3. The Balance between Local Autonomy and National Consistency
The Scottish Government recognises that the pressures arising from visitor numbers, and the challenges facing the tourism sector in Scotland, vary across the country. From the National Discussion, as well as wider evidence, it is clear that local tourism economies vary across Scotland, reflecting the diverse range of local economic circumstances and other factors such as population, demography and rurality.
In this context, the Scottish Government’s view is that the appropriate bodies to levy taxes of this nature are local authorities. The power will not extend to other bodies, such as National Park Authorities or Community Councils.
Local flexibility over tax raising and spending is very important. It is the Scottish Government’s clear intention that the decision to implement a visitor levy will be entirely at the discretion of local authorities and should reflect local circumstances and priorities. There will be no obligation for any local authority to implement a visitor levy.
Those local authorities that have said publicly that they would be in favour of imposing a visitor levy have suggested different means of calculating liability. Some expressed a desire to levy a charge not only on overnight stays but on other activities too. However, the National Discussion also raised a potential need for a level of national consistency or a national framework enforced through the legislation, to assist with simplicity in design and operation. This is in recognition of tourism’s status as a growth sector within Scotland’s Economic Strategy and the potential for negative impacts for example, if a visitor levy developed in one area of Scotland impacts negatively on other areas (or Scotland as a whole).
For accommodation providers that operate in more than one local authority area, the National Discussion further highlighted that a single method of applying a visitor levy, to a common activity, would be preferable in order to minimise complexity in its administration and in the costs of compliance. The tourism industry also voiced concerns that, without a level of national oversight, local authorities might not fully take into account the specific compliance and collection challenges faced by businesses. It was also argued that consistency of approach across Scotland would be easier for tourists to understand, as different systems create potential for confusion and could lead to negative perceptions of Scotland overall.
The Scottish Government recognise these conflicting views, and overall there are a range of trade-offs between national consistency and local autonomy. Our initial position is that there should be some overarching design principles set out in national legislation which must be followed by all local authorities that opt to introduce a visitor levy. However, within that national framework the intention is to enable individual local authorities, working with local tourism partners, to have as much freedom to take decisions as appropriate.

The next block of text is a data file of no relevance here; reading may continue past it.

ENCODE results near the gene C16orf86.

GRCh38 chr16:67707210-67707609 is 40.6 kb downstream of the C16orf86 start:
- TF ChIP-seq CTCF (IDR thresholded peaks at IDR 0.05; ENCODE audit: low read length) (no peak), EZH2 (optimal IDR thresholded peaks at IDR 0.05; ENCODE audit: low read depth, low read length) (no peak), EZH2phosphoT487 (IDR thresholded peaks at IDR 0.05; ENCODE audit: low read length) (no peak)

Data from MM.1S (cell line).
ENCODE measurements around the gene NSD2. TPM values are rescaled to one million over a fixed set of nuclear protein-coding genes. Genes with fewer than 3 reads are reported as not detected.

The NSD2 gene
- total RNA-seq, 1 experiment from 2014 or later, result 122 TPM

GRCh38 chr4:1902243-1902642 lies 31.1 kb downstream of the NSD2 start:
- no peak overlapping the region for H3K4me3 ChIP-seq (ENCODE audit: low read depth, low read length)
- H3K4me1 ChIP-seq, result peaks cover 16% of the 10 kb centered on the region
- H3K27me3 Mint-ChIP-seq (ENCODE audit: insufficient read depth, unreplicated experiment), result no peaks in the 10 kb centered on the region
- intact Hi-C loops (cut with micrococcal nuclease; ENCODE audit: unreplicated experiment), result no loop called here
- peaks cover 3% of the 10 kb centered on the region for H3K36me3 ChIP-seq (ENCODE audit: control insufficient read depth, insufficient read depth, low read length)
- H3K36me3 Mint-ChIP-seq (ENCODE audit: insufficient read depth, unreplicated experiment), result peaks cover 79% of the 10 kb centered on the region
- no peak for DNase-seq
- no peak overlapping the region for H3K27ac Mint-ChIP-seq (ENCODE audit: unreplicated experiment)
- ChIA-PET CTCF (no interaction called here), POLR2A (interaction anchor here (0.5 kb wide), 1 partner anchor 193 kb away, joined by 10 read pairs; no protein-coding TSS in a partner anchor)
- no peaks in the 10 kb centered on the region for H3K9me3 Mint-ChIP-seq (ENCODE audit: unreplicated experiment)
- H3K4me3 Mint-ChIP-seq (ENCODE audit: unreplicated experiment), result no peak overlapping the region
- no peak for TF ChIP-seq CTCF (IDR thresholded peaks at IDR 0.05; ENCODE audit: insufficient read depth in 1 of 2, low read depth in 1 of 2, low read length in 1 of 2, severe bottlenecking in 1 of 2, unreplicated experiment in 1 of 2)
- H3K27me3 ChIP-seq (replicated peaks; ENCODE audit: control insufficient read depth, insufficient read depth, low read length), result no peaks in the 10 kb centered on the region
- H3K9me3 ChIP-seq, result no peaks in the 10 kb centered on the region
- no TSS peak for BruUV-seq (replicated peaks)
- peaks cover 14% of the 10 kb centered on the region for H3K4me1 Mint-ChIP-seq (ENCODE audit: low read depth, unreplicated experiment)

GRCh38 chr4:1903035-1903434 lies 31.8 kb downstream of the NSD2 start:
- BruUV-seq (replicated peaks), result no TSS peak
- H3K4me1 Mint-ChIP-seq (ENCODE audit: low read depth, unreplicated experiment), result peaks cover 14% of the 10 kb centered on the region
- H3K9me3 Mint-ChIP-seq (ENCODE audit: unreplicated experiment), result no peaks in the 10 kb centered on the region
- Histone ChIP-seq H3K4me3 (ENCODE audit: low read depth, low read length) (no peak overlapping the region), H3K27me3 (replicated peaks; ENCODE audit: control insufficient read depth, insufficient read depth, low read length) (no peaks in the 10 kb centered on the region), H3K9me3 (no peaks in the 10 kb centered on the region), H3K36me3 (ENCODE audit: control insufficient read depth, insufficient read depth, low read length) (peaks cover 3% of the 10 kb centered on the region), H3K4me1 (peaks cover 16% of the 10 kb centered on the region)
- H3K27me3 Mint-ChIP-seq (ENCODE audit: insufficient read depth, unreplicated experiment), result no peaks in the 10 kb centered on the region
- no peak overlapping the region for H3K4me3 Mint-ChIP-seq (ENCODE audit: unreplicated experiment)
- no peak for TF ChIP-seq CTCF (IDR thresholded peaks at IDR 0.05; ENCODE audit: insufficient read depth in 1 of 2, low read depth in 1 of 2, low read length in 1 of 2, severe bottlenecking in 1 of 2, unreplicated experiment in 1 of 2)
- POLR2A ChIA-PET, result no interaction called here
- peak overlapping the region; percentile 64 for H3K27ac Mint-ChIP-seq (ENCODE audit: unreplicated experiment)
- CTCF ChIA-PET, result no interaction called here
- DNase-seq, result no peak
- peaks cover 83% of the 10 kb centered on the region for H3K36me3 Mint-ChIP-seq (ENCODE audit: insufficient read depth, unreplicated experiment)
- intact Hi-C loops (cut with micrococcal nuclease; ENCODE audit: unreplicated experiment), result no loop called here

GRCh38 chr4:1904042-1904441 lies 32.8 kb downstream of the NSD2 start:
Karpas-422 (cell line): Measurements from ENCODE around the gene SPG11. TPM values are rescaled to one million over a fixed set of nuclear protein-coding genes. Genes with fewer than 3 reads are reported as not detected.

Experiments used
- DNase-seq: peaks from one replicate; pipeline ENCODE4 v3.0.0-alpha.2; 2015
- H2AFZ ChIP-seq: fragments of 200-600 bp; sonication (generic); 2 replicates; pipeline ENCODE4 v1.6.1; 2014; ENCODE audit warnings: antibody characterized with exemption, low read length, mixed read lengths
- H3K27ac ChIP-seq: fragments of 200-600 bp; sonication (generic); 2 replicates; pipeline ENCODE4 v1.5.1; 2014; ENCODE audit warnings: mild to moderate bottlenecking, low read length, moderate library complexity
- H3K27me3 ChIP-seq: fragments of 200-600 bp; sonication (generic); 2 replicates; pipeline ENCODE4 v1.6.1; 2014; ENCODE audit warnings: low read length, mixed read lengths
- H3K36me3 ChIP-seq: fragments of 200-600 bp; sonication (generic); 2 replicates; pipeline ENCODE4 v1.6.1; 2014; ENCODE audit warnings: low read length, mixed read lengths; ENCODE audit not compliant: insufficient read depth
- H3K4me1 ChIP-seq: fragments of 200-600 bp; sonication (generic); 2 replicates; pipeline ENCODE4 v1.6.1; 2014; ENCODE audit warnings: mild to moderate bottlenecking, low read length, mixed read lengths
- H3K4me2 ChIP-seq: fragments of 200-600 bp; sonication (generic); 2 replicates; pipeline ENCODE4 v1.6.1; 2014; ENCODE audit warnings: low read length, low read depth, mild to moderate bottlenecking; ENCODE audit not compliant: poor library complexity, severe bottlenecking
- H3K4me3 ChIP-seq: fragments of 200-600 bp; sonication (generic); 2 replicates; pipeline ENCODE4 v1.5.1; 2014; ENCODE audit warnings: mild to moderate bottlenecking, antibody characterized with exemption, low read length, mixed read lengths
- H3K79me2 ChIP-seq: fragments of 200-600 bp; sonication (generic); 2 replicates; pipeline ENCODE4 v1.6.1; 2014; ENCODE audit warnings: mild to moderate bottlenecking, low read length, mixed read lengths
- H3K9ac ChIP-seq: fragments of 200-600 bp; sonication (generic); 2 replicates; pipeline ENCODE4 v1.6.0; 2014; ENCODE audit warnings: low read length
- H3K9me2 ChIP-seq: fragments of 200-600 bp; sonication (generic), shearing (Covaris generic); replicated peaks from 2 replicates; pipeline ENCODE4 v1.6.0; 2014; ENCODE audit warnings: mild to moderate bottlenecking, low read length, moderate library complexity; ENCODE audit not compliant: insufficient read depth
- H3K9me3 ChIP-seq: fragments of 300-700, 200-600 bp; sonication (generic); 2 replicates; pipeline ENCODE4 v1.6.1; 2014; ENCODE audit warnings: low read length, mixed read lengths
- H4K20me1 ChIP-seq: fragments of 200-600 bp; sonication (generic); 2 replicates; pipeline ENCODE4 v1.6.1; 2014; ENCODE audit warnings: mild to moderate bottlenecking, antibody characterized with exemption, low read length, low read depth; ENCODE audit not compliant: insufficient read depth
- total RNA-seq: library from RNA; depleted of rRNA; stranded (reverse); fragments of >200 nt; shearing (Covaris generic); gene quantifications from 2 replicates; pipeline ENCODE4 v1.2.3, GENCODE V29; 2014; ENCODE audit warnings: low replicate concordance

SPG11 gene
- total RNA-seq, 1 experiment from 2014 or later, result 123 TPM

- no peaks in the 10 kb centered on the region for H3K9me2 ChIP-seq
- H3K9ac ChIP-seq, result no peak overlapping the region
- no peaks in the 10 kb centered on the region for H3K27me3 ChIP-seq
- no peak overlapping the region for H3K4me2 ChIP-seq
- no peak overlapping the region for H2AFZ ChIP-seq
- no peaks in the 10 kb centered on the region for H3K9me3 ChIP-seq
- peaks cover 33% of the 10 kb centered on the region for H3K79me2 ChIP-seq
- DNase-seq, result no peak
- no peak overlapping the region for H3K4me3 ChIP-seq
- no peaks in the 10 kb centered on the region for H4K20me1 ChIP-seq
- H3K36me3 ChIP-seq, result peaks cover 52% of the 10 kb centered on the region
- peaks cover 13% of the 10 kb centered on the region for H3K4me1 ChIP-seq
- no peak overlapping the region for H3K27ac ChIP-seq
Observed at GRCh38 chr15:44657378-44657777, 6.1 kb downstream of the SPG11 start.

This consultation therefore seeks views on a range of issues that will inform the legislation and our judgement of the optimal balance between local autonomy and control and national consistency. However, the Bill we will introduce will necessarily set out the activity or activities that a visitor levy will apply to and we seek views in this consultation paper on a range of considerations in this area.
In subsequent chapters, where we seek views on issues around the design, application, administration of and compliance with such a visitor levy, this balance between local autonomy and national consistency will also be a relevant consideration. Additionally, this consultation seeks views on whether there should be nationally determined processes for local authorities to apply in relation to the decision to apply the levy or not and decisions around how receipts might be spent.
The Scottish Government wishes to explore how much responsibility for the design of the visitor levy should sit at the local level.
Q1. Do you think that the design of a visitor levy should be set out:
a) wholly in a national framework
b) mostly at a national level with some local discretion
c) mostly at local level with some overarching national principles.
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